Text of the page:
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Should Skeptics Send Their Kids to Church on Sundays?

Last night I talked with a skeptic who wants his children to be exposed to Christianity in order for them to learn about it and to decide for themselves. So he's sending them to some church on Sundays. Is this a good strategy? NO, not at all, for several reasons. There are other alternatives. I have an alternative proposal for him and others like him.

Let me suggest to these skeptics what they ought to do. If they want to truly expose their children to religious ideas then they should send their children to different churches for a month at a time, or more. Have them attend them in a random order. Have them attend a Mormon, Jehovah's Witness, Seventh-Day Adventist, United Church of Christ, Congregational, Methodist, Lutheran, Catholic, Unitarian, Disciples of Christ, and Non-instrumental Church of Christ churches. And don't forget a Jewish Synagogue, a Muslim Mosque, a snake handling service, a Pentecostal healing service, and so on and so on, and so on and so on. If this skeptical parent truly wants to expose his children to the religious ideas of his culture then give them the whole range of choices to choose from. And don’t forget to take these children to atheist meet-ups, and freethought gatherings too. Then these children can truly choose for themselves. Then these children can be truly educated about these ideas. And then these children will most assuredly choose to be skeptics.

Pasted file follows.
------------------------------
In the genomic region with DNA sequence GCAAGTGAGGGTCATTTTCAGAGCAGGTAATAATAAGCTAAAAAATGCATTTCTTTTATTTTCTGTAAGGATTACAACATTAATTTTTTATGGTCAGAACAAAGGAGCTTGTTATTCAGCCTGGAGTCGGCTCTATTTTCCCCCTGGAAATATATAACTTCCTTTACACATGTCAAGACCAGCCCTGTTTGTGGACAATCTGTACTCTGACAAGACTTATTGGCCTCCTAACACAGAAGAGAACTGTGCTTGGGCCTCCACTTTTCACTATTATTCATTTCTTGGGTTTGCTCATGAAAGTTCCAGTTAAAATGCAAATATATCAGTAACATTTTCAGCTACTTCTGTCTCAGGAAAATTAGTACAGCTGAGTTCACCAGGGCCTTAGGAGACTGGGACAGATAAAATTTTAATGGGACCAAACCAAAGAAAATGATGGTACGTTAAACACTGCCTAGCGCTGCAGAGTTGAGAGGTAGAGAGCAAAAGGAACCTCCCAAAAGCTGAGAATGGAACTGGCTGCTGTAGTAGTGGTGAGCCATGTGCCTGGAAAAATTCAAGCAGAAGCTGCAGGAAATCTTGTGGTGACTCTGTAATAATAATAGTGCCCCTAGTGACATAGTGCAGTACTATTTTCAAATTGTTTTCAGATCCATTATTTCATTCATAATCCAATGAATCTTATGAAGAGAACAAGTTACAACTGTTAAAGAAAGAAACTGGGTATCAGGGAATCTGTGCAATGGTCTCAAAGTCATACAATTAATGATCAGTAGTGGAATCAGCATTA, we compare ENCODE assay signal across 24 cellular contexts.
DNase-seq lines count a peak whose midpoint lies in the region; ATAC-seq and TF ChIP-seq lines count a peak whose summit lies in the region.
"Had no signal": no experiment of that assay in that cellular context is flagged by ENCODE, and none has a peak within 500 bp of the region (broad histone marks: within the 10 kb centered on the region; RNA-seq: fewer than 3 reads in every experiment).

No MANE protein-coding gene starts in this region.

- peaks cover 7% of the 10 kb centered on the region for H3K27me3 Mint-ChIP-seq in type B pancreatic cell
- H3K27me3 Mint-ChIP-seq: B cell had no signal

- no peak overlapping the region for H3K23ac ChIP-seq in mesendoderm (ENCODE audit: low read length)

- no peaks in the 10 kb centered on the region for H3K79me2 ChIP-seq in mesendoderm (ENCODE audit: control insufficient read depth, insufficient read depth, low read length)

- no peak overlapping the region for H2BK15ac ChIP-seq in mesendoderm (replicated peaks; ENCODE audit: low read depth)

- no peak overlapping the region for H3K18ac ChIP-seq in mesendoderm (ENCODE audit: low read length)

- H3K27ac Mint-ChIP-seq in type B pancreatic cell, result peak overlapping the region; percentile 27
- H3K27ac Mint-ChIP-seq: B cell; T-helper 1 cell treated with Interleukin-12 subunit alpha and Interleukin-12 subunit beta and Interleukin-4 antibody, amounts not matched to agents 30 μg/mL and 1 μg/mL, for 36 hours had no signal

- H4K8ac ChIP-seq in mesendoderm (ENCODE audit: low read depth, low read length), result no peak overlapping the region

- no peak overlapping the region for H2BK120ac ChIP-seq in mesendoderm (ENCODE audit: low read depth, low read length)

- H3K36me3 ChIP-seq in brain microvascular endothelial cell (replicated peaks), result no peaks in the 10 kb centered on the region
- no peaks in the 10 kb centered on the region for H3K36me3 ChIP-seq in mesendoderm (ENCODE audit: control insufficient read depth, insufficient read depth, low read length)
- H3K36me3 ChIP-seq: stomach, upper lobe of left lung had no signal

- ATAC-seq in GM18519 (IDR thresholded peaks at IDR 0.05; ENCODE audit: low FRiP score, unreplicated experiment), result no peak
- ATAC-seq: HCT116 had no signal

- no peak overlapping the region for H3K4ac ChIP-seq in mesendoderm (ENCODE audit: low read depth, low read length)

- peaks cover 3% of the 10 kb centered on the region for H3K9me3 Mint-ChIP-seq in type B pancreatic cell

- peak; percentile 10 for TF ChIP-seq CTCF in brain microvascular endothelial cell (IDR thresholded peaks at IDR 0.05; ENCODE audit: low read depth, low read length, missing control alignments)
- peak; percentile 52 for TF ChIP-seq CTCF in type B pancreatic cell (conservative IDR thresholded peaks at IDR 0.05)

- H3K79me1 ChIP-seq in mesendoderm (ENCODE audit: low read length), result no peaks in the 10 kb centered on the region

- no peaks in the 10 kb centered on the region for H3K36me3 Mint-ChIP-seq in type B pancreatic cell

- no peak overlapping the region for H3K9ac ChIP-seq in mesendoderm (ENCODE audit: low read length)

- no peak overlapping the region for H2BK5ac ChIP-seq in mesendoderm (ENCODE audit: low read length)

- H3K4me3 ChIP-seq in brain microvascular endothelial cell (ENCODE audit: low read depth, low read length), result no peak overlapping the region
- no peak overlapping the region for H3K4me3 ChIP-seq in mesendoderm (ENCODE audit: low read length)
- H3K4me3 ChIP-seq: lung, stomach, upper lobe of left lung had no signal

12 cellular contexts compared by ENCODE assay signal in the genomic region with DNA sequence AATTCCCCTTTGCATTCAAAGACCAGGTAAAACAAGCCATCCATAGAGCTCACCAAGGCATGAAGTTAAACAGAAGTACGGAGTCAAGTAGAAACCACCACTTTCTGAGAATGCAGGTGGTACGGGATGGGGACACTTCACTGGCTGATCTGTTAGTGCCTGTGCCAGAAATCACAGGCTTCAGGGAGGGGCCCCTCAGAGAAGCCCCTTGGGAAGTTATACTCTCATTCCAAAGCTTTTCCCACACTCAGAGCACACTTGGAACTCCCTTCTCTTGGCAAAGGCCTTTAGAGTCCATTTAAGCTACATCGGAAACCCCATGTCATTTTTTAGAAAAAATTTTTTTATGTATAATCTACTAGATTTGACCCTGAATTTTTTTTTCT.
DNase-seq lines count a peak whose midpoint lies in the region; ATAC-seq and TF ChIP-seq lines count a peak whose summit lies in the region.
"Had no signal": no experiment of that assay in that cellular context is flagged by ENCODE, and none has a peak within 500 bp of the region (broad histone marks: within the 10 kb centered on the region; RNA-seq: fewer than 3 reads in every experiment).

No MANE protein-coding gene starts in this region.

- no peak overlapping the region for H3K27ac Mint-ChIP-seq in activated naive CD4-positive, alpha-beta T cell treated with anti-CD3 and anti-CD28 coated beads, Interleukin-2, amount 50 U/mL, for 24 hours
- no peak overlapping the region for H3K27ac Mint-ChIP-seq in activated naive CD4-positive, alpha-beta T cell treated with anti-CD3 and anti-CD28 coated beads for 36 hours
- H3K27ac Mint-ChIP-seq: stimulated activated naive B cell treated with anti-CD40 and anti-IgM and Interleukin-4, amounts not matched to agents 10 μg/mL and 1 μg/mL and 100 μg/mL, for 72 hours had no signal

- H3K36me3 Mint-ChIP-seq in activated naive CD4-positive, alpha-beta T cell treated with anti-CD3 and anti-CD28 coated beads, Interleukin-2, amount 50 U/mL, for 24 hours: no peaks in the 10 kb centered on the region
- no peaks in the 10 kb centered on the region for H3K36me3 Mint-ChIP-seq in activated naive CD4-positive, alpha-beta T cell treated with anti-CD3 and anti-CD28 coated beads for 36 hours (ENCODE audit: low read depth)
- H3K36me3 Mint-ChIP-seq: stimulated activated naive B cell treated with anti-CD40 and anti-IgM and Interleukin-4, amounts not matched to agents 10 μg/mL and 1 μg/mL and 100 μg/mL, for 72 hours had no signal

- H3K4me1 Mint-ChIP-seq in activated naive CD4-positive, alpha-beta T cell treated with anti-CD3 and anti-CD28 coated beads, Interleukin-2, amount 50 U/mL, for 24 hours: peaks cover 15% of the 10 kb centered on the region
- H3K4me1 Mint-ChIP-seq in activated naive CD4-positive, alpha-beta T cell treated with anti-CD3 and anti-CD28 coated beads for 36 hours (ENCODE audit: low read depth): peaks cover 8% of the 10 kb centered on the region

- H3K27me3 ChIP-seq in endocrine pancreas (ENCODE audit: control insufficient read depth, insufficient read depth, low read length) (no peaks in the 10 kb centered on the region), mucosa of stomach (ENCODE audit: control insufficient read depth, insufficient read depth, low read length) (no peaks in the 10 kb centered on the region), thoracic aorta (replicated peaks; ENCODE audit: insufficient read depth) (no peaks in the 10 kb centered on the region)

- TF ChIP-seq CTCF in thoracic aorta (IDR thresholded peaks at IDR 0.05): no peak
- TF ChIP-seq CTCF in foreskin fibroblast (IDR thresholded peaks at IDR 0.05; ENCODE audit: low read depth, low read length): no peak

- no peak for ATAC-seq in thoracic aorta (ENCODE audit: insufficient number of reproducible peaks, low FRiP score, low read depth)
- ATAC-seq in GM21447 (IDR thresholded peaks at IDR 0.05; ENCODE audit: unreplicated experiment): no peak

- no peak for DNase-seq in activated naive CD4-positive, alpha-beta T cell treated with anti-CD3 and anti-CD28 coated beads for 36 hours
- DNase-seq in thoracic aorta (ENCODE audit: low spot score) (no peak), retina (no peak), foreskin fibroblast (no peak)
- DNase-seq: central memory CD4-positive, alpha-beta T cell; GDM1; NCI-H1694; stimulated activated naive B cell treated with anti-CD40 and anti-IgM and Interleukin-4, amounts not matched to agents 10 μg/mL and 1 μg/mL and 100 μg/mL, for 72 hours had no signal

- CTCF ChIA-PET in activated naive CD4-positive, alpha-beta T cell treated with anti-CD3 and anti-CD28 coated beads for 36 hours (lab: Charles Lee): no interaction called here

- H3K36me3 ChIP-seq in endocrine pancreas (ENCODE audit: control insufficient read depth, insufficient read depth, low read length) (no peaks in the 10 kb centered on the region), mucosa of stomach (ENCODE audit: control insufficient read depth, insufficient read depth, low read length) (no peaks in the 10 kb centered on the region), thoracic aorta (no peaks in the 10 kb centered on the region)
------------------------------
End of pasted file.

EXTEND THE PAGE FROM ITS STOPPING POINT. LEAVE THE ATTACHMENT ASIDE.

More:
Nothing but total exposure to the varying options will educate his children. This is what Daniel Dennett proposes with regard to educating our youths in American schools, but will probably never fly because of First Amendment concerns. When placed on a equal playing field religious options are no options at all. That's why I love Bill Maher’s movie Religulous, because it does just that.

One danger in sending our children to the same church over and over is that children are easily swayed to believe what an authority figure tells them in a community of happy looking, but deluded, people. Take for instance Norman Geisler, known as the "Dean of Christian Apologetics." He was raised in an atheist home, but because of a bus ministry he went to church every Sunday for nine years and was swayed to accept and then later defend Christianity. His parents thought the same thing as this skeptic, but they were wrong to do so.


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